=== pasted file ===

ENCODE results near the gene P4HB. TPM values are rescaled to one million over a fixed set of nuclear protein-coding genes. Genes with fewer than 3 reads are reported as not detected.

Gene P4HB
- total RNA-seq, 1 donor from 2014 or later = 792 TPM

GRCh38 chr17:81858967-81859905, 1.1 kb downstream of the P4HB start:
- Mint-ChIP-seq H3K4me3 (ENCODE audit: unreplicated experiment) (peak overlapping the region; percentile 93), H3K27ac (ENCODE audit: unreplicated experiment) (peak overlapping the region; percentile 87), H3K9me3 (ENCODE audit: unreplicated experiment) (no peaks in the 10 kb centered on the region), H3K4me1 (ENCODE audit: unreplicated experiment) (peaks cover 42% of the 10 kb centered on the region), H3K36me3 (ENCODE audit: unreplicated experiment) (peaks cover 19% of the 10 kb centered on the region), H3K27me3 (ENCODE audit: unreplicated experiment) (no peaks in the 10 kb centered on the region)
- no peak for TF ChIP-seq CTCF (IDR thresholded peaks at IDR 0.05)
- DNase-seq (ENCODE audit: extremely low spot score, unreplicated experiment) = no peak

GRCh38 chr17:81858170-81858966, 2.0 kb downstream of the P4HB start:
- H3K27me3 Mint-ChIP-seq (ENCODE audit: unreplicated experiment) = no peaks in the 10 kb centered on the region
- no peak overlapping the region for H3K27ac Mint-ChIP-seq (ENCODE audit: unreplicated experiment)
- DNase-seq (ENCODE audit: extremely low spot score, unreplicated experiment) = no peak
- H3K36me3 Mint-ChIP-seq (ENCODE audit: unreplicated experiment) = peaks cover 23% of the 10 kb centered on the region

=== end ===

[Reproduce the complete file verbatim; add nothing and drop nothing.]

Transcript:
ENCODE results near the gene P4HB. TPM values are rescaled to one million over a fixed set of nuclear protein-coding genes. Genes with fewer than 3 reads are reported as not detected.

Gene P4HB
- total RNA-seq, 1 donor from 2014 or later = 792 TPM

GRCh38 chr17:81858967-81859905, 1.1 kb downstream of the P4HB start:
- Mint-ChIP-seq H3K4me3 (ENCODE audit: unreplicated experiment) (peak overlapping the region; percentile 93), H3K27ac (ENCODE audit: unreplicated experiment) (peak overlapping the region; percentile 87), H3K9me3 (ENCODE audit: unreplicated experiment) (no peaks in the 10 kb centered on the region), H3K4me1 (ENCODE audit: unreplicated experiment) (peaks cover 42% of the 10 kb centered on the region), H3K36me3 (ENCODE audit: unreplicated experiment) (peaks cover 19% of the 10 kb centered on the region), H3K27me3 (ENCODE audit: unreplicated experiment) (no peaks in the 10 kb centered on the region)
- no peak for TF ChIP-seq CTCF (IDR thresholded peaks at IDR 0.05)
- DNase-seq (ENCODE audit: extremely low spot score, unreplicated experiment) = no peak

GRCh38 chr17:81858170-81858966, 2.0 kb downstream of the P4HB start:
- H3K27me3 Mint-ChIP-seq (ENCODE audit: unreplicated experiment) = no peaks in the 10 kb centered on the region
- no peak overlapping the region for H3K27ac Mint-ChIP-seq (ENCODE audit: unreplicated experiment)
- DNase-seq (ENCODE audit: extremely low spot score, unreplicated experiment) = no peak
- H3K36me3 Mint-ChIP-seq (ENCODE audit: unreplicated experiment) = peaks cover 23% of the 10 kb centered on the region